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Philippines Gov’t tests Vitamin A-fortified
rice by Melody M. Aguiba
28-February-2008 Manila Bulletin
The government is set to conduct
a multi-locational testing of the genetically modified (GM)
pro-Vitamin A-rich rice which should benefit in about three
years nutrition-poor, rice-eating rural families.
Dr. Leocadio S. Sebastian, Philippine Rice Research Institute
(PhilRice) director, said may start in September the first
multi-locational field testing of the Vitamin A-rich rice,
also known as "Golden Rice," at ’s Muñoz, Nueva
Ecija experimental station.
Another site may be at the International Rice Research
Institute’s (IRRI) testing fields in Los Baños, Laguna.
Each site will have a 500-square meter area.
At least two seasons of testing will be conducted to comply
with the requirements of the National Committee on Biosafety
of the Philippines’ (NCBP) on the propagation of GM crops.
has transferred to local rice varieties the desired trait,
Vitamin A-enrichment through beta-carotene availability,
in order to make its nutrition advantages benefit more people.
Foreign rice varieties cannot be commercialized viably in
the local rice fields.
The trait has been transferred to NSIC 128 and PSB RC 82,
two of the most popular rice varieties in the Philippines
that are extensively consumed particularly by government’s
Moreover, the varieties are inbred so that the trait is
expected to be passed on to next generation seeds even after
repeated planting unlike in expensive hybrid seeds which
lose their hybrid vigor or traits after one cropping.
While certain groups contest the value of government’s
development of Golden Rice and question its benefits against
the huge investment in its development, believes there can
be no better alternative to developing a Vitamin A-enrichment
in the country’s staple food—rice.
"This has something to do with people’s preference.
There are other crops rich in Vitamin A like mungbean and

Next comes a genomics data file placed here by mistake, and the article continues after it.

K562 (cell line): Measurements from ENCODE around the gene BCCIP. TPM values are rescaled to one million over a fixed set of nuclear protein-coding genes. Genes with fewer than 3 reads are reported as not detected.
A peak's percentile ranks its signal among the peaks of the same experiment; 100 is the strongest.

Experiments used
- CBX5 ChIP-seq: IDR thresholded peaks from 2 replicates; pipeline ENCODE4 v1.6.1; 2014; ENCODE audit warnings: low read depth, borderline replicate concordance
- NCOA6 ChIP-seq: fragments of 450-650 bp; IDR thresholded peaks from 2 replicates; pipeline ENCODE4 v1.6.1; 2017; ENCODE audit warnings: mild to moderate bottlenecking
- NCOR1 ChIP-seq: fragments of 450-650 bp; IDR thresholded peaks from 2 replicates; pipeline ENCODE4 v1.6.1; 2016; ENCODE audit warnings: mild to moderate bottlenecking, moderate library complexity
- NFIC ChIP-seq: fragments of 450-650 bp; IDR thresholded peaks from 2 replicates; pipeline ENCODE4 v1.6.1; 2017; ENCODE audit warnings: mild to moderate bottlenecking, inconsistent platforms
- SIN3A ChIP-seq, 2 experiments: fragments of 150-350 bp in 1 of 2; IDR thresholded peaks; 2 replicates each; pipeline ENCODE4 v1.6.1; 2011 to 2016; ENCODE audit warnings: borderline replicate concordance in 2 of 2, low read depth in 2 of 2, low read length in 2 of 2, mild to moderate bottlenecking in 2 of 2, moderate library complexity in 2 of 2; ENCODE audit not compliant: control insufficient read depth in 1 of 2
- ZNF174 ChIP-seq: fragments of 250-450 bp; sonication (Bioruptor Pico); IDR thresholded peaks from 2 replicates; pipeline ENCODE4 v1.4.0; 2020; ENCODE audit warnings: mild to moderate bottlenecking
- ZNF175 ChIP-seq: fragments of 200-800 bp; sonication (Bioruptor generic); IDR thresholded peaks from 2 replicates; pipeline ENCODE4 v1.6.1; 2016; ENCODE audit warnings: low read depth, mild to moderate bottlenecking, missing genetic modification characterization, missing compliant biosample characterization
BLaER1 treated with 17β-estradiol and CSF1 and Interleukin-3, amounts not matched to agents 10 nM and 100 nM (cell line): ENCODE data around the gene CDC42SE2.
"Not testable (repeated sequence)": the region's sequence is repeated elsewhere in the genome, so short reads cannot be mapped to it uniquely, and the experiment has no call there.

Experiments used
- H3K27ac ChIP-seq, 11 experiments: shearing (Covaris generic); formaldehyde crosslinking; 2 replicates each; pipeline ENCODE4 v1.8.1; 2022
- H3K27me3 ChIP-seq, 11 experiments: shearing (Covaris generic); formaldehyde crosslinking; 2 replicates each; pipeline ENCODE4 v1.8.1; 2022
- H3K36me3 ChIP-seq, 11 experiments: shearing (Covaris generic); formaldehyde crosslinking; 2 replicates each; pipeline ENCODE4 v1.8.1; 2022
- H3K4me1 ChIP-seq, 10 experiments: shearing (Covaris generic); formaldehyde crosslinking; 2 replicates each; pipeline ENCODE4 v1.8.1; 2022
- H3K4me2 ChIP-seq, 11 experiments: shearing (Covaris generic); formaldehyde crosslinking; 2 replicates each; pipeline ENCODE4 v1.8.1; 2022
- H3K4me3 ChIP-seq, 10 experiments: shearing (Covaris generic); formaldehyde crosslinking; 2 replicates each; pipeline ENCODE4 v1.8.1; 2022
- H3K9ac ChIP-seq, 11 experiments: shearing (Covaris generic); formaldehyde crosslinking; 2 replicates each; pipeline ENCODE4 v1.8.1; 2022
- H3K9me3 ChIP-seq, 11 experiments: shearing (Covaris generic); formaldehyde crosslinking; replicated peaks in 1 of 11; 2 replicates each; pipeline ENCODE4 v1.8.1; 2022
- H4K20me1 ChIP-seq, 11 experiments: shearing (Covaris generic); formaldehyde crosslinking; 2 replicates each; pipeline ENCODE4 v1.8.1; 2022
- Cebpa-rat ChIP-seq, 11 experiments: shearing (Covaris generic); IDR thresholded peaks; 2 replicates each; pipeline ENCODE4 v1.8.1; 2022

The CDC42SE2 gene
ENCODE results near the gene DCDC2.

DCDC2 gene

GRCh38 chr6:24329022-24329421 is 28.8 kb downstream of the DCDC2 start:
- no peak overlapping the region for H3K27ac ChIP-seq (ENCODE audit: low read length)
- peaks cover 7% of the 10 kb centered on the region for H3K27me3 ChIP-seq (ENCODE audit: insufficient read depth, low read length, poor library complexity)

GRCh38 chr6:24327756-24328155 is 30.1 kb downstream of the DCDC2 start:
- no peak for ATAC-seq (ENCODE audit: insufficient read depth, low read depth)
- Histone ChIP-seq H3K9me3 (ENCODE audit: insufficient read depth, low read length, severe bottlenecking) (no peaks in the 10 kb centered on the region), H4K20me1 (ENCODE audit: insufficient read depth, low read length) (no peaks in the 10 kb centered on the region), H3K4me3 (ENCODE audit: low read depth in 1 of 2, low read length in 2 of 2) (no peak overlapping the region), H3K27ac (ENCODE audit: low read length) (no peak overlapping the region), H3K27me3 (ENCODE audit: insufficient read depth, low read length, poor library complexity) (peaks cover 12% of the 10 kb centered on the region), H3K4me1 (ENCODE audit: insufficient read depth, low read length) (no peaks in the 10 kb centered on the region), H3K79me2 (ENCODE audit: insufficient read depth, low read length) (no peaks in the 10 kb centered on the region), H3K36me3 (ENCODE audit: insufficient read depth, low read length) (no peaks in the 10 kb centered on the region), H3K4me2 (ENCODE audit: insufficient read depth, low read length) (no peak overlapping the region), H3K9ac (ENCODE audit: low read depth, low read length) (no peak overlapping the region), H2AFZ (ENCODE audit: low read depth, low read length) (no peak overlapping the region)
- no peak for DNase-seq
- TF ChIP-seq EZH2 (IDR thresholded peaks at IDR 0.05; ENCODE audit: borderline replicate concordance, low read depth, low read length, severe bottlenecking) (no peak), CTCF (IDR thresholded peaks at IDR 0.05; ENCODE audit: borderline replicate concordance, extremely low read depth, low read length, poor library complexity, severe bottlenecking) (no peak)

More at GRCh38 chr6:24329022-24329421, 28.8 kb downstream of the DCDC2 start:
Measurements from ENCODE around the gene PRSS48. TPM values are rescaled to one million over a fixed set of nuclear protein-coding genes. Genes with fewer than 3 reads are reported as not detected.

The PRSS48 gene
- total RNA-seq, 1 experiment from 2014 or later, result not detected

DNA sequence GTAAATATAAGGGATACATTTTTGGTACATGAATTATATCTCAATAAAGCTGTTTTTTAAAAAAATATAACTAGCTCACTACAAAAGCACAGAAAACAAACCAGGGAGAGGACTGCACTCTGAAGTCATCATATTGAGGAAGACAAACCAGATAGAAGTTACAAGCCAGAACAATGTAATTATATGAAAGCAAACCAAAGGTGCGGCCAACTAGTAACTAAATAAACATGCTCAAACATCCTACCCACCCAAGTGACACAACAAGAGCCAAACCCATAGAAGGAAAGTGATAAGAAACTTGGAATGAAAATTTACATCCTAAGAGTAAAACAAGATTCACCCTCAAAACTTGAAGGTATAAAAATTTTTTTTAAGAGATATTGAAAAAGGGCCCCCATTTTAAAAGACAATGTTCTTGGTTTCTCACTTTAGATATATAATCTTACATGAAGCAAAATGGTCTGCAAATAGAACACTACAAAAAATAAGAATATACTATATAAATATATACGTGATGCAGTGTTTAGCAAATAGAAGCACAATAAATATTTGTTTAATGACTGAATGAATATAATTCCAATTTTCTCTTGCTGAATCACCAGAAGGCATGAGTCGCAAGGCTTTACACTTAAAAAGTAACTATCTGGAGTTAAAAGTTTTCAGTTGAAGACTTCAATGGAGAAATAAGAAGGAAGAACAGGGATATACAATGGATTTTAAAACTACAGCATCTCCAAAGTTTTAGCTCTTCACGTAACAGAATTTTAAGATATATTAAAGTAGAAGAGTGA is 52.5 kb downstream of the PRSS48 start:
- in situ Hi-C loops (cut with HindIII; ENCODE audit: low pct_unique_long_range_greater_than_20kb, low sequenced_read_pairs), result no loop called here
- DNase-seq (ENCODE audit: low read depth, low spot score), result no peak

malunggay. But most of the poor eat only the staple. Forty
percent of the calorie intake of Filipinos comes from rice,"
said Sebastian in an interview.
While field testing of the rice variety’s suitability and
other agronomic considerations are on-going here, studies
on bioavailability of the Vitamin A enrichment are being
carried out in other countries. This will determine if Vitamin
A from its source, corn into rice, can be made available
for use of the human body.
And there are strong possibilities of efficient bioavailibity
due to the trait’s origin.
"The gene (carrying the Vitamin A-rich trait) came
from yellow corn. There has been trials conducted on this
showing high potential for bioavailability," Sebastian
The development of Golden Rice has been prompted by the
infliction of Vitamin A deficiency (VAD) of millions of
people in developing countries particularly by children
and pregnant women. VAD can lead to total or partial blindness
while its less serious form can weaken the immune system.
This raises risks of infection of measles and malaria on
immune system-weak people. It was reported that this nutrient
deficiency causes blindness on 350,000 pre-school age children
yearly and the same deficiency is associated with one million
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